Based on image archives and a literary text, Koh Seung Wook’s single-channel video Driveling Mouth delves into the “naming” of undocumented or misrepresented subjects of the past and the difficulty of articulating issues related to these subjects in the present day. Strictly relying on talks and interviews, Sangdon Kim’s works Little Chicago, Foreign Apartment, and Hold your breath for four minutes—The Cemetery reveal local subjects’ points of encounter with external realities and their subsequent counteractions such as inventing co-opted new languages and memories. siren eun young jung takes the idea for her video The Narrow Sorrow from an architectonic reading of the bizarre dwellings of night club workers. By including the various sounds of everyday life, jung marks the spaces of unregistered invisible beings in contemporary Dongducheon, and offers her video as a medium of collective healing and redemption. Lastly, in his Web work Bite the Bullet!, Rho Jae Oon addresses issues of perception and recognition structured on a fundamental level by a simulacra of past and future in media. Rho examines the metaphoric, key images recurring in classic movies about the Korean War and presents them in a form of rapid image circulation and broad dissemination, which ultimately conditions even our future envisioning.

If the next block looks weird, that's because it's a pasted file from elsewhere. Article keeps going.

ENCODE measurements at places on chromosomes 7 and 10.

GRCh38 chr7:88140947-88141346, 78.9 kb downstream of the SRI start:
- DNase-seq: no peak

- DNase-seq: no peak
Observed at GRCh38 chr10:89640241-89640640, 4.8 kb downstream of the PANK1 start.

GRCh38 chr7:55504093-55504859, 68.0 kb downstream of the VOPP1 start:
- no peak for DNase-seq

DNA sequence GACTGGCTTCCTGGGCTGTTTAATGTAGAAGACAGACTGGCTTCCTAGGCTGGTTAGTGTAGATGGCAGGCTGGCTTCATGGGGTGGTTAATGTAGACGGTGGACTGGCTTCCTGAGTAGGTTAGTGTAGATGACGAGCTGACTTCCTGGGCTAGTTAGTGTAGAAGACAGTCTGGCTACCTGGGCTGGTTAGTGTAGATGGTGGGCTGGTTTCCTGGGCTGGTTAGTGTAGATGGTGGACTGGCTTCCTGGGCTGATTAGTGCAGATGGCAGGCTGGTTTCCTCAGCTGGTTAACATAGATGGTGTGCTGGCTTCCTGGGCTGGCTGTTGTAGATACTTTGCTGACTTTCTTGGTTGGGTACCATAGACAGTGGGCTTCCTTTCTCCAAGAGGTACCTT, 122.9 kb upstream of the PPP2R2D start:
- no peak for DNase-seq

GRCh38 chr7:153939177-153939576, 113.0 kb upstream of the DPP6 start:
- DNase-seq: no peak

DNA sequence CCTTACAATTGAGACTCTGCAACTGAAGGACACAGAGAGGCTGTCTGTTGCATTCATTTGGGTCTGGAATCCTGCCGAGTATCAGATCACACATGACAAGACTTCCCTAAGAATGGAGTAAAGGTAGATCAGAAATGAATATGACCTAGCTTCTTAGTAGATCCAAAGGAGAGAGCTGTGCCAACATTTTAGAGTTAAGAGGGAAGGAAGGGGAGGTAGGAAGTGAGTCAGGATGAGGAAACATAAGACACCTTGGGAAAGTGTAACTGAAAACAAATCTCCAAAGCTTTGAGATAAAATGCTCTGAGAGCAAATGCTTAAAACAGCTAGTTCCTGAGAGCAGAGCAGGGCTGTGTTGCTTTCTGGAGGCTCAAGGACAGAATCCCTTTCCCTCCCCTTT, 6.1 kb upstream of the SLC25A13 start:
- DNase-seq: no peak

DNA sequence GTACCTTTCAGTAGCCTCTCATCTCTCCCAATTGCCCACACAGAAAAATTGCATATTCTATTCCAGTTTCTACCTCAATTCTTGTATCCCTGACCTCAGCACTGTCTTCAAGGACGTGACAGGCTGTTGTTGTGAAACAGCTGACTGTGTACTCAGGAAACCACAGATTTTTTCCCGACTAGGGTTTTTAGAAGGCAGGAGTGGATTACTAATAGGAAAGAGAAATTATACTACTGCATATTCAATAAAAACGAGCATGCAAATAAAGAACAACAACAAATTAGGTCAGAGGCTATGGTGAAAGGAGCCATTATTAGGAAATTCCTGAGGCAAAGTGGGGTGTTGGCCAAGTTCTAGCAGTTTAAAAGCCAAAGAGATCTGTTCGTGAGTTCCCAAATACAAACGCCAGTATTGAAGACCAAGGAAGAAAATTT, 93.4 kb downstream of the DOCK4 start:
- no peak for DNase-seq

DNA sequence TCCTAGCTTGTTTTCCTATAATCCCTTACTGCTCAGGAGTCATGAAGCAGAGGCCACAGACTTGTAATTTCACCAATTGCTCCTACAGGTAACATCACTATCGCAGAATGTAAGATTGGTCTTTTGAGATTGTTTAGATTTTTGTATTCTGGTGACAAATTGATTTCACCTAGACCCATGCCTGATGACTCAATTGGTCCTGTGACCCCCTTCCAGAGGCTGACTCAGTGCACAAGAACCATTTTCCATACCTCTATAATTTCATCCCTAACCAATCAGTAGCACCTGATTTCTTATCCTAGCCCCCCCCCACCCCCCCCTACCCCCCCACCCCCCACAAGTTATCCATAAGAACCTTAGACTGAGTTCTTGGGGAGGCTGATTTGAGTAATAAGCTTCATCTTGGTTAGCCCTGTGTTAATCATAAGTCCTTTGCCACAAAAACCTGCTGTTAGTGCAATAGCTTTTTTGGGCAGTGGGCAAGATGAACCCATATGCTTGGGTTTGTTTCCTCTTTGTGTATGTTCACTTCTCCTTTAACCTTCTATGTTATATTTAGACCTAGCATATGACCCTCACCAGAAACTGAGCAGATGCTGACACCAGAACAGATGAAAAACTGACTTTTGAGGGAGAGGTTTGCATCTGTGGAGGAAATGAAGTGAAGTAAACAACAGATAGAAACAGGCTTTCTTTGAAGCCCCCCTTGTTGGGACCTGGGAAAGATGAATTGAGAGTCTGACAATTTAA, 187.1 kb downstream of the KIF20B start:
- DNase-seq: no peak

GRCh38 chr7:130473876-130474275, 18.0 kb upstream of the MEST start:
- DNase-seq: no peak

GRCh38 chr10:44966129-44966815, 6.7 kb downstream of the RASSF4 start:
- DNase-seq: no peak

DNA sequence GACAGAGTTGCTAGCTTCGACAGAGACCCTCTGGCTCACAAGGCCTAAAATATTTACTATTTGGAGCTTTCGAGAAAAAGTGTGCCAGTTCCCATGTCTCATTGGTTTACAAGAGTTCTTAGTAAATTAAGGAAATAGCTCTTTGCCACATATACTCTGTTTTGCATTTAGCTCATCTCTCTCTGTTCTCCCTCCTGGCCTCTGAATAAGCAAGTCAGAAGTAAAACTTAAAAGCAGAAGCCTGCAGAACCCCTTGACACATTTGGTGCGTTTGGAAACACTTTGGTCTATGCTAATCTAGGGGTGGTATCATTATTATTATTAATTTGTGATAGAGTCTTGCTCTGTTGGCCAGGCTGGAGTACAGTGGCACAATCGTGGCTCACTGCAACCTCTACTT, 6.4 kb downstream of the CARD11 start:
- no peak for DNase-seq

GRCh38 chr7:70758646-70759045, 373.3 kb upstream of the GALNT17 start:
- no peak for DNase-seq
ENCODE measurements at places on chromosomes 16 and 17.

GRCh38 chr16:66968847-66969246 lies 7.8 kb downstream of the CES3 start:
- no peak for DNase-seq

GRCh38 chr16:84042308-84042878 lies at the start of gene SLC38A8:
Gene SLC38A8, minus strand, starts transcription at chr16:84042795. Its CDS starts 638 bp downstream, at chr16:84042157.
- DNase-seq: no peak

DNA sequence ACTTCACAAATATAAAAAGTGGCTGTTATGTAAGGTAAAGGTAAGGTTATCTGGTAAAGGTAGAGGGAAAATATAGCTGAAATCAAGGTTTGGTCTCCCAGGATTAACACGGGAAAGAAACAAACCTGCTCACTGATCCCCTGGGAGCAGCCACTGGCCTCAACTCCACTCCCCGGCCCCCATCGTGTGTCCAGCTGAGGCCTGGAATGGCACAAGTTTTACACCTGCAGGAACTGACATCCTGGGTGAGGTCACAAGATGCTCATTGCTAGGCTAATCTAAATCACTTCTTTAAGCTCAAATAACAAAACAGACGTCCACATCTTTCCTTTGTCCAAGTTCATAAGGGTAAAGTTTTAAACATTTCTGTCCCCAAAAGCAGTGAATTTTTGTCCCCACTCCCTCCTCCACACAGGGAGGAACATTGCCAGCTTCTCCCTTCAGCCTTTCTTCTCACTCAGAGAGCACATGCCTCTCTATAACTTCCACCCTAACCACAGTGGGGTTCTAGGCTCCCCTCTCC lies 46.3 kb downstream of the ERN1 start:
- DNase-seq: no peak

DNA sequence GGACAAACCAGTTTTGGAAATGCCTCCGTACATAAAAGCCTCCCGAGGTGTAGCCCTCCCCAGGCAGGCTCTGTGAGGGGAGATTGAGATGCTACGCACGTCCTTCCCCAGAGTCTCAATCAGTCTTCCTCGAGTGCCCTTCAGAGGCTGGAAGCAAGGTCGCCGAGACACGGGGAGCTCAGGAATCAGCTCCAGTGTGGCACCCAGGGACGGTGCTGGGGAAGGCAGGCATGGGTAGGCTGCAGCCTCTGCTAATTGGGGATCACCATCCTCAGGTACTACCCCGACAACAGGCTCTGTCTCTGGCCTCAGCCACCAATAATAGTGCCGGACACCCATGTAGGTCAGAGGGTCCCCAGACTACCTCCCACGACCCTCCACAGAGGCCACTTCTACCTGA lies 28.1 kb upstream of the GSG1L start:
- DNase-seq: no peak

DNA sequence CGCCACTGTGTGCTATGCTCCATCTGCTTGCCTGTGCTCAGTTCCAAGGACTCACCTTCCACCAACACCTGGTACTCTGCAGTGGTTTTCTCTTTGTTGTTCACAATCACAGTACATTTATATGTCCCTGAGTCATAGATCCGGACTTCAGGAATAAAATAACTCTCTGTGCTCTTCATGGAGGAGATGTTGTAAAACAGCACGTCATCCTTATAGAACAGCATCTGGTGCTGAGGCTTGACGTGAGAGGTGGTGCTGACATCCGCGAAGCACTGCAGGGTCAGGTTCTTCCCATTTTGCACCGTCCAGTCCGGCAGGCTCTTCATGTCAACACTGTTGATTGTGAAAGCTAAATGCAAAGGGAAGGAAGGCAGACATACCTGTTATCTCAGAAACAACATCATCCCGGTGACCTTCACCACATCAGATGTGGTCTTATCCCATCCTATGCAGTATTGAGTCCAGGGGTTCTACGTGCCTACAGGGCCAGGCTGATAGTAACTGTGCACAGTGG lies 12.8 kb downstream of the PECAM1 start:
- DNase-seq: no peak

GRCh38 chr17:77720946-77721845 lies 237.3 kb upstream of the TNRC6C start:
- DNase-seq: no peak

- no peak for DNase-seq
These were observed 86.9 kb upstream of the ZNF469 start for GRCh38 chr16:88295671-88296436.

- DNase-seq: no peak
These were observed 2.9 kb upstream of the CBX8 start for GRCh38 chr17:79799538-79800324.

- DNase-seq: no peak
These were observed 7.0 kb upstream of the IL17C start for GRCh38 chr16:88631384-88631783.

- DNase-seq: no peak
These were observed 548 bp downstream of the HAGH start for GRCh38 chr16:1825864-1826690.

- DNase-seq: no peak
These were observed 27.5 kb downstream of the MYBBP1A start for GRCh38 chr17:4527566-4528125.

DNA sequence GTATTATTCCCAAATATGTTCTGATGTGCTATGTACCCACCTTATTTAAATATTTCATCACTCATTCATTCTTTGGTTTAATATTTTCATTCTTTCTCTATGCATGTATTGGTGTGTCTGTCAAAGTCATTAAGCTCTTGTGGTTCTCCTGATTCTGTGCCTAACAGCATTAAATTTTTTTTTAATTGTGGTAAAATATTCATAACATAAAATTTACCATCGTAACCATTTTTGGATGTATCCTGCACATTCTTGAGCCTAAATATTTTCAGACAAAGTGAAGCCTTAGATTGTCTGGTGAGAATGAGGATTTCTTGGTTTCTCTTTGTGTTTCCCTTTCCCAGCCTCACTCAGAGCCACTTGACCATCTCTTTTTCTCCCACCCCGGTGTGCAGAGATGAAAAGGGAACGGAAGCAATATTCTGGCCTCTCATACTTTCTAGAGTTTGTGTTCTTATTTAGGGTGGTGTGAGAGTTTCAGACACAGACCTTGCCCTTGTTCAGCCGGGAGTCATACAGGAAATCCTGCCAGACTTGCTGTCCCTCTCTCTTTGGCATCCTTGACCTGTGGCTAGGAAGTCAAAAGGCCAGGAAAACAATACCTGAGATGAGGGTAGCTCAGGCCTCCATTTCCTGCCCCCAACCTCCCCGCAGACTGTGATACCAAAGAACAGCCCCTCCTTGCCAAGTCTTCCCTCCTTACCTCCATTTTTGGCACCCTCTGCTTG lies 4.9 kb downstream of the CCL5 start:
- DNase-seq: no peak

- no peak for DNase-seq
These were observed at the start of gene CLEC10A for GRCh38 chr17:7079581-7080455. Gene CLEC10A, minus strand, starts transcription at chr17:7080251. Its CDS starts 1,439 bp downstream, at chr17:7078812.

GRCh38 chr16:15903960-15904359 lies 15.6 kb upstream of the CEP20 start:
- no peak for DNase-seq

Additionally, two artist’s books have been produced in conjunction with the exhibition: Sangdon Kim’s i’ve seen that road before and Koh Seung Wook’s Legend. A Dongducheon project book compiling the entire lecture program with additional essays by international contributors is forthcoming by IAS.

Insa Art Space’s presentation for Museum as Hub is made possible, in part, by a grant from the Asian Cultural Council.

Related Programs

- Pre-Talks, August-October 2007, Dongducheon Project Team, various sites in Dongducheon and at IAS

- Workshop, Sangdon Kim’s Discoplan, October 24, 2007, outside of Camp Nimble, Dongducheon

- Artists’ Talk and Public Discussion, artists siren eun young jung and Sangdon Kim; Heejin Kim, curator, IAS; Francis Lee Daehoon, NGO Studies, Sungkonghoe University, Seoul; Haeyun Park, translator, Museum as Hub Fellow; Thursday, May 8, 2008, New Museum

- Public Forum, Friday, May 9, AiCenter, New York, organized by Nodutdol for Korean Community Development

- Lecture #1, Theodore Hughes, Korea Foundation Assistant Professor of Korean Studies, Columbia University, “Dongducheon: Everyday Life, Violence, and the State of Exception,” Saturday, May 10, New Museum

- Lecture #2, Hyun Sook Kim, Professor of Sociology and Associate Provost, Wheaton College, “Seeing ‘Neighborhoods’ Anew: Art Institutions’ Enactment of the Transnational,” Saturday, June 7, New Museum

- Informal Discussions, organized by Haeyun Park, Museum as Hub Fellow, dates and times available at newmuseum.org/events, Museum as Hub space, New Museum

- Symposium, July 16, Insa Art Space, Seoul

  • Museum as Hub partner dicussion: curators from IAS, Museo Tamayo Art Contemporáneo, the New Museum, Townhouse Gallery, and Van Abbemuseum.
  • Lecture # 3: Brian Holmes, cultural critic
  • Artists’ Talk and Public Discussion, artists siren eun young jung, Sangdon Kim, Koh Seung Wook, and Rho Jae Oon; Hwang Sejun, art critic; and Kang Hong-gu, co-director, Dongducheon People’s Coalition